Photo © Courtesy of RAVEN
That’s the story of Neskantaga First Nation. They live in one of the more remote—and spectacular—parts of northern Ontario, on the shores of Attawapiskat Lake. It’s a region ironically rich in freshwater and possibly the largest intact boreal forest remaining in the world. But, because of government neglect and mismanagement, the community has recently passed a grim milestone: it’s been 9,500 days without clean water flowing to the 357 people that call this place home.
Last November, the community was evacuated due to dangerously high contamination levels that saw children break out in skin infections from contact with tap water. It was the second such departure in just over a year.
While the Neskantaga community struggles, there IS a place along the Attawapiskat River that has enjoyed an uninterrupted flow of clean water: the DeBeers’ Victor Diamond Mine. It is a stark inequality and an indictment of the politics of neglect that continue to impoverish First Nations in Treaty 9.
Says Grand Chief Alvin Fiddler, “This continued water crisis goes beyond boiling contaminated water. The bigger issue is that people’s basic fundamental human rights are being contravened and continually ignored.”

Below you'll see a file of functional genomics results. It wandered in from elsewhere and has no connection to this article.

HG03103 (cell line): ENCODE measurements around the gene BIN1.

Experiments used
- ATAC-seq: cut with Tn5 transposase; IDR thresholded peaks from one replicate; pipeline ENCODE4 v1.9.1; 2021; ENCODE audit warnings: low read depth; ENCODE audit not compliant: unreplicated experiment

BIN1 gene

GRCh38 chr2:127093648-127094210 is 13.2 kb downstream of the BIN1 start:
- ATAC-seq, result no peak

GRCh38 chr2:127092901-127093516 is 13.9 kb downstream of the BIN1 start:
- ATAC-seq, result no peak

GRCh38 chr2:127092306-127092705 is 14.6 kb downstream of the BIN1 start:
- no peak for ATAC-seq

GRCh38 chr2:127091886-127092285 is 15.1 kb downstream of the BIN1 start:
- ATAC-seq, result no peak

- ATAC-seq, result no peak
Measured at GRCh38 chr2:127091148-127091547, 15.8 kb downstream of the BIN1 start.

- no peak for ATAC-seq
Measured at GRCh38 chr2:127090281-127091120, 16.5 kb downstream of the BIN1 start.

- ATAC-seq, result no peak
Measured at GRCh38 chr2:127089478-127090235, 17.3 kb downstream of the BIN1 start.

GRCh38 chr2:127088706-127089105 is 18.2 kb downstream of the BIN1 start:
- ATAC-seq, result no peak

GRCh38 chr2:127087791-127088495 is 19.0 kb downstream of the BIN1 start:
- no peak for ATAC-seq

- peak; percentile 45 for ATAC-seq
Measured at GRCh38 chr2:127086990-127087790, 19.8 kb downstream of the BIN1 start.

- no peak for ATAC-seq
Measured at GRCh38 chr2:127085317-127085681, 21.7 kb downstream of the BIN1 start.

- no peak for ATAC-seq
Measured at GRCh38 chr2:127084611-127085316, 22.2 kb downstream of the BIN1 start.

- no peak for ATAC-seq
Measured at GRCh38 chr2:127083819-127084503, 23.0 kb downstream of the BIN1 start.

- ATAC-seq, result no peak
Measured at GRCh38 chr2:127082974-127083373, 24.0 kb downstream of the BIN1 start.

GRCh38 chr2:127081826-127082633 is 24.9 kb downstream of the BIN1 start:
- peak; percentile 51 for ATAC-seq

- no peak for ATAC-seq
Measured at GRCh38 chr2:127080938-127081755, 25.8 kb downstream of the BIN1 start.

While hundreds of millions of dollars are being mustered for the complex mining infrastructure, the stewards of the lands and waters of this boreal region have been persistently denied the basic necessities of life. “While they don’t want to be overburdened with other things while they’re suffering, I don’t know one community leader who would forfeit [the] right to proper consultation to free, prior and informed consent,” shares Riley Yesno, a research fellow at Yellowhead Institute and a member of Eabametoong Nation.
The community is under pressure to hurriedly green-light development that will forever change the Neskantaga way of life. In response, the community is turning to the courts to demand due process, as part of a broader vision to restore the integrity of the entire Attawapiskat River watershed.
The Neskantaga are standing up for their rights: the right to safe drinking water and the right to determine their own futures on their homelands.
Legal challenges are expensive: that’s why RAVEN (Respecting Aboriginal Values and Environmental Needs) is joining forces with Neskantaga to fundraise for this important cause. The goal? To raise $100,000 to help the community access justice and to protect precious intact boreal forests.
To support Neskantaga, donate to RAVEN: fundraise.raventrust.com
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RAVEN raises legal defence funds for Indigenous Peoples in Canada to defend their rights and the integrity of lands and cultures.